Getting ready for your next hike? Don’t forget the secret to staying warm and comfy: midlayers. When you’re out and the weather is chilly, midlayers are your best friend.
In this post, we’ll unravel the magic of midlayers and how they keep you cozy while exploring. Let’s explore the world of outdoor comfort.
Think of midlayers as the snug layers sandwiched between your base layer (the one closest to your skin) and your outer layer (the one facing the elements). When the weather is mild, midlayers can also work as your outer layer.
Midlayers are essential because they provide that much-needed warmth without making you feel like you’re trapped in a sauna. Here’s why they’re a big deal:
Now that we understand what midlayers are all about, let’s explore the different types available:
Fleeces are the Swiss Army knives of hiking midlayers, with varying thicknesses for versatility:
2. Merino Wool
Merino wool is a standout in outdoor clothing—it’s like the superstar of fabrics, especially as a hiking midlayer. This natural fiber not only keeps you warm but also helps keep odors away. Plus, it’s eco-friendly and breathable, making it a smart choice for various activities.
However, merino wool midlayers can be two to four times pricier than alternative choices.
3. Softshell Jackets
Softshell jackets are like the middle ground between waterproof outer shells and fleeces. They’re tough, comfy, and perfect for intense activities in unpredictable weather.
While not as wind and water-resistant as hardshell jackets, they can serve as your outer layer in many conditions. The soft, fleecy lining adds to your comfort.
4. Insulated Jackets:
Your cold-weather saviors, insulated jackets, capture warmth between synthetic polyester or down fibers, offering the highest warmth-to-weight ratio. They’re easily packable too. The choice between down and synthetic insulation hinges on your adventure’s conditions:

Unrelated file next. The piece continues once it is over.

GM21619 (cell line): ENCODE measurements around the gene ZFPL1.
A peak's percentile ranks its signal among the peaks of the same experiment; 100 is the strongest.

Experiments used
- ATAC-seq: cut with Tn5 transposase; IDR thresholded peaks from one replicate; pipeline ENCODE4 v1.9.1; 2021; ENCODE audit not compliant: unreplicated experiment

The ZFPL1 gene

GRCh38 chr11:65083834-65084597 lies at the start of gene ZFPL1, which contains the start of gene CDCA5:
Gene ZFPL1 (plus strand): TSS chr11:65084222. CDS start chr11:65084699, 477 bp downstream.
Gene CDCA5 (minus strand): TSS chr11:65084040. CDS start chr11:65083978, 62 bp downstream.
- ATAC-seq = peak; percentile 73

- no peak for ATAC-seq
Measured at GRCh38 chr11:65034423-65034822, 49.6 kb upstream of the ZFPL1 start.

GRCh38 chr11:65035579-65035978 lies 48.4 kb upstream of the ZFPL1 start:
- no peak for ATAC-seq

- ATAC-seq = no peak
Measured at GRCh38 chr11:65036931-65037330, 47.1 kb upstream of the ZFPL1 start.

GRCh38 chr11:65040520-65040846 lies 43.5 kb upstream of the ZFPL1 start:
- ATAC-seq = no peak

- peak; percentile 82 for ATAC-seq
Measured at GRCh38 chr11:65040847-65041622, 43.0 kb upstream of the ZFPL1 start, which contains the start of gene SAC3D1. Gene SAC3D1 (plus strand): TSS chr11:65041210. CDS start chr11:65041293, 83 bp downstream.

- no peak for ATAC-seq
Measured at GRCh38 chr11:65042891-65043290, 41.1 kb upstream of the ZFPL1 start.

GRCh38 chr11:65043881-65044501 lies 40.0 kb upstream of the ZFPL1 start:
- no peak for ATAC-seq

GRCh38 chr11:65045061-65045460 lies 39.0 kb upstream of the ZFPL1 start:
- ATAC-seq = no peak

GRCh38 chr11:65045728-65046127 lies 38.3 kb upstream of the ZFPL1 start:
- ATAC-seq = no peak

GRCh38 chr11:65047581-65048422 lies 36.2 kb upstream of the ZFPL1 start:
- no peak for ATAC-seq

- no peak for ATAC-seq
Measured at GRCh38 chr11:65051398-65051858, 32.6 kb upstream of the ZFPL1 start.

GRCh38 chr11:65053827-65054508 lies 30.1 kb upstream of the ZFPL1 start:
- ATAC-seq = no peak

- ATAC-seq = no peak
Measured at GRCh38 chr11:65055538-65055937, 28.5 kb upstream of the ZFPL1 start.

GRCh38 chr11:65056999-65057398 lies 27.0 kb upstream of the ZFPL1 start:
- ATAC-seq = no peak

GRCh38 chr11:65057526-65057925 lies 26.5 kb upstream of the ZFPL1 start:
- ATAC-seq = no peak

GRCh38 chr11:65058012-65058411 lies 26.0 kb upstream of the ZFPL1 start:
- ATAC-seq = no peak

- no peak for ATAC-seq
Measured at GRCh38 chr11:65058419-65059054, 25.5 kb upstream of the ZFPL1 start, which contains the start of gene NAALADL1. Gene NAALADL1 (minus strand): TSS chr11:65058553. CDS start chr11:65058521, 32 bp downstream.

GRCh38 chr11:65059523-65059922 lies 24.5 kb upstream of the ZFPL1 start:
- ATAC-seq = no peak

Also, remember that if you think a full-sized jacket is too much, there are vests available—a nice in-between option.
Because we aim to travel as lightly as possible, we consistently choose down options whenever we can. Insulated jackets tend to be around 2 times heavier than the other options listed here.
When it comes to your midlayers, it’s not just about the material; features matters too. Let’s dive into what you need to think about:
Everyone’s different, and so are their layering needs. What works best for you might not be the same for someone else. So how should you choose a hiking midlayer?
After considering the features in the previous paragraph, you know what to look for, but you’re not sure about the type of midlayer you should get.
If you are planning to hike or backpack, your selection depends on the conditions you’re facing:
Note that these are our opinions and not set in stone. If you plan to be more stationary (i.e., camping), opt for the thicker version, as you may get cold when not moving. Additionally, having a variety of hiking midlayers in your gear closet can be a smart move.
In this post, we’ve dived into the realm of hiking midlayers. We’ve looked at why they’re important, checked out the various kinds, and thought about the important things to look for when picking the right one.
Finally, remember that the ideal midlayer depends on what you like and the activities you have in mind. If possible, consider having different options to suit both warmer and colder adventures. Happy hiking!
The best mid-layer material for hiking depends on your needs. Merino wool offers warmth, breathability, and odor resistance, suitable for versatile hiking. Synthetic fleece is versatile, dries quickly, and is budget-friendly, ideal for high-output activities and moisture control. Consider weather and activity level for a comfortable hike.
The 3-layer rule for hiking involves wearing three essential clothing layers: a base layer to manage moisture, a mid-layer for insulation, and an outer layer for protection from the elements. This system keeps you comfortable and adaptable in varying weather conditions during your hike.